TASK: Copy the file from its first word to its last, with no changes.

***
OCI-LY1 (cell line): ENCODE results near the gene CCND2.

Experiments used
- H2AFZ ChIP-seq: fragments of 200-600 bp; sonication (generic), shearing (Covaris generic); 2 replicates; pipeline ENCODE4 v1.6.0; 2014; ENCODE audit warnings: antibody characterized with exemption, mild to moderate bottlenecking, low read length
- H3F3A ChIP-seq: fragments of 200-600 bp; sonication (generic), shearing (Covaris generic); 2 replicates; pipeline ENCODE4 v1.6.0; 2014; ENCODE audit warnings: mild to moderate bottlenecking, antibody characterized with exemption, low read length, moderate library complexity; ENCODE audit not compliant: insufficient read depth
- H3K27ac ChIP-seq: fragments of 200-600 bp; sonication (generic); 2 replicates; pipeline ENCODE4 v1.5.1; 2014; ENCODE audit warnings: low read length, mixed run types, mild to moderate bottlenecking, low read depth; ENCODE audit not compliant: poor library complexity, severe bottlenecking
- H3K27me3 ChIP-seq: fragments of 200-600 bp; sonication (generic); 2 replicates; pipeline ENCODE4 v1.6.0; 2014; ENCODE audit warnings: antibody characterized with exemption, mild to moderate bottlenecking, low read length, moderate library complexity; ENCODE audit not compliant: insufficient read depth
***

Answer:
OCI-LY1 (cell line): ENCODE results near the gene CCND2.

Experiments used
- H2AFZ ChIP-seq: fragments of 200-600 bp; sonication (generic), shearing (Covaris generic); 2 replicates; pipeline ENCODE4 v1.6.0; 2014; ENCODE audit warnings: antibody characterized with exemption, mild to moderate bottlenecking, low read length
- H3F3A ChIP-seq: fragments of 200-600 bp; sonication (generic), shearing (Covaris generic); 2 replicates; pipeline ENCODE4 v1.6.0; 2014; ENCODE audit warnings: mild to moderate bottlenecking, antibody characterized with exemption, low read length, moderate library complexity; ENCODE audit not compliant: insufficient read depth
- H3K27ac ChIP-seq: fragments of 200-600 bp; sonication (generic); 2 replicates; pipeline ENCODE4 v1.5.1; 2014; ENCODE audit warnings: low read length, mixed run types, mild to moderate bottlenecking, low read depth; ENCODE audit not compliant: poor library complexity, severe bottlenecking
- H3K27me3 ChIP-seq: fragments of 200-600 bp; sonication (generic); 2 replicates; pipeline ENCODE4 v1.6.0; 2014; ENCODE audit warnings: antibody characterized with exemption, mild to moderate bottlenecking, low read length, moderate library complexity; ENCODE audit not compliant: insufficient read depth